Tech Takeout @ Crestview

The Tech Takeout crew is continuing our 5 Schools, 5 Days week long extravaganza of fun! Today was day two and it was a blast! We headed over to Crestview Elementary and focused on fractions in third grade.

Opening Activity: It is that time of year….REVIEW TIME! I know many of you have been using the student response system, Kahoot! Are you ready to change things up a bit?

Recently we tried out a similar student response system, Quizizz, and it proved to be a great alternative to Kahoot.

For a more in depth look at Quizizz check out Julie Smith’s awesome blog post!

Sarah Green and Stephanie Wright led a group of fraction secret agents. The students used Pixie to decode a picture representing a fraction as well as one of the one of the addends. The students had to use their detective skills to decode the fractions and figure out the missing addend. This activity is great for critical thinking, adding fractions, and equivalent fractions! Once the students finished decoding, they created their own slide for other students to decode.

Julie Smith and Karen Hues used Pixie on the iPads to help make connections to fractions a real world experience. Students used the iPads and the app, Pixie, to create a digital book. The students drew the numerical representation of the fraction and then recorded their voice explaining the fraction. The students exported their Pixie slides as a movie to the camera roll and then uploaded them using the Google Work Collector.

Fractions Around Us from Julie on Vimeo.

Jessica Robinson and Gina Browne had students create word problems about Greece using fractions in Powerpoint. Students were provided a sample word problem and were taught how to animate the slide. After animating the slide, the students recorded their voices on an answer slide where they identified the numerator and denominator. After guided practice, students were challenged to create their own word problems about Greece. They had a variety of clipart to choose from and did a great job demonstrating understanding of how Powerpoint features worked while creating their awesome word problems!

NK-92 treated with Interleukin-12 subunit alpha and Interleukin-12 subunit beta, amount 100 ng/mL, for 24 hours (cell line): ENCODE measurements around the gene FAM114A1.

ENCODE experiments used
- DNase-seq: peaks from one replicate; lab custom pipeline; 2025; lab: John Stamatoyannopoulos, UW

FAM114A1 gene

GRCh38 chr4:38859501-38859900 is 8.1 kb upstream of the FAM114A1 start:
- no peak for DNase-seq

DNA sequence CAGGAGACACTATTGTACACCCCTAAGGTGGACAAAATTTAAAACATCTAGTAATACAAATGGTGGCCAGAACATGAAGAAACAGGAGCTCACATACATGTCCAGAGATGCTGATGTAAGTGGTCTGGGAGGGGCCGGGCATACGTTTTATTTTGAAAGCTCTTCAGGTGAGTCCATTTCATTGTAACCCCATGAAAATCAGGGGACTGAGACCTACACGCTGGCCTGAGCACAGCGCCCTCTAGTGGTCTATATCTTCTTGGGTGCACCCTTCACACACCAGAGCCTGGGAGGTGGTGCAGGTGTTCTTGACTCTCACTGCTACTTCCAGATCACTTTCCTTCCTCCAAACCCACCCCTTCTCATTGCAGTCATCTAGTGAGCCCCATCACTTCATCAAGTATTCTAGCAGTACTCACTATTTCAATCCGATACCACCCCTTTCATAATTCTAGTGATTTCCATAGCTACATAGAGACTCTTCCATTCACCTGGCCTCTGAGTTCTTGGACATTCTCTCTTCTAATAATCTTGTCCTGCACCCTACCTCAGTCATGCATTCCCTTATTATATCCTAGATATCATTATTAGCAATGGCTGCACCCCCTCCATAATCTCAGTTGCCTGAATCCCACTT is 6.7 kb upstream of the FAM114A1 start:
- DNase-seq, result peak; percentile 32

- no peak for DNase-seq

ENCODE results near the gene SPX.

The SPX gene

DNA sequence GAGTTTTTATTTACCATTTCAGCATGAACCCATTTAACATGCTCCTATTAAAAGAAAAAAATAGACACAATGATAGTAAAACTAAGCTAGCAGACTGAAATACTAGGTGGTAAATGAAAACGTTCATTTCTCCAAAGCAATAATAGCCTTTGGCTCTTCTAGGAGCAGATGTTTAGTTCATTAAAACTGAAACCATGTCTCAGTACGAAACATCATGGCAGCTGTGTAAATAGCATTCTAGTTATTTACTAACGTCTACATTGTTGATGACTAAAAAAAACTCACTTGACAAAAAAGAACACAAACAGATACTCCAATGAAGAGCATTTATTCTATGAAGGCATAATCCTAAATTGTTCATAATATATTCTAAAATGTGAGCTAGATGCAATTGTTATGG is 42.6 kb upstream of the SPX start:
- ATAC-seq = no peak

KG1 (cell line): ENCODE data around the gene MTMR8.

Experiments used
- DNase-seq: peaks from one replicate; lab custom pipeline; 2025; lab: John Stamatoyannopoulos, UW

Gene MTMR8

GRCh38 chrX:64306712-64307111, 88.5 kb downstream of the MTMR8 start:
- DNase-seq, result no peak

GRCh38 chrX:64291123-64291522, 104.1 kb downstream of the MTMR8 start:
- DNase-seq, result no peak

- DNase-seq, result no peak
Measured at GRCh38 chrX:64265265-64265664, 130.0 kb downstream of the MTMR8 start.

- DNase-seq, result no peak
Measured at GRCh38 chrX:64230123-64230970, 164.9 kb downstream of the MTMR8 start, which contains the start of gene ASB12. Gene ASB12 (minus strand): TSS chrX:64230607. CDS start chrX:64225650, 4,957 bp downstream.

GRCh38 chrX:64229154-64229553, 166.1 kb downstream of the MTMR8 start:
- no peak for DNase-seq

Jim Covais and Matt Caratachea took fraction war and put a tech spin on it. The students were provided with fraction cards. Each pair of students opened a template on Google Slides and used this to display the fractions that they randomly chose. The students used the manipulatives on the bottom of the screen to prove which player won. Since the students were using Google Slides they were able to work simultaneously and collaboratively. This is a great way to take a simple idea and elevate it using technology. Check out some screenshots of student work, and make sure to click on the template link above and make a copy of the template that we used! Once the students finished playing war they logged into their Google accounts and one student from each pair started a new Google Drawing. The drawings were then shared with

From April 21, 2015

Crestview Elementary #TechTakeout by Slidely Slideshow

Tech Takeout @ Lakeside

This week is our 5 Schools, 5 Days with Tech Takeout. The Tech Takeout crew is going to a different school every day and working on specific skills with students. Today was our first day and we kicked off 5 Schools, 5 Days at Lakeside Elementary School. We were so excited to work with the fourth graders there on their geometry skills.

Opening Activity: It is that time of year….REVIEW TIME! I know many of you have been using the student response system, Kahoot! Are you ready to change things up a bit?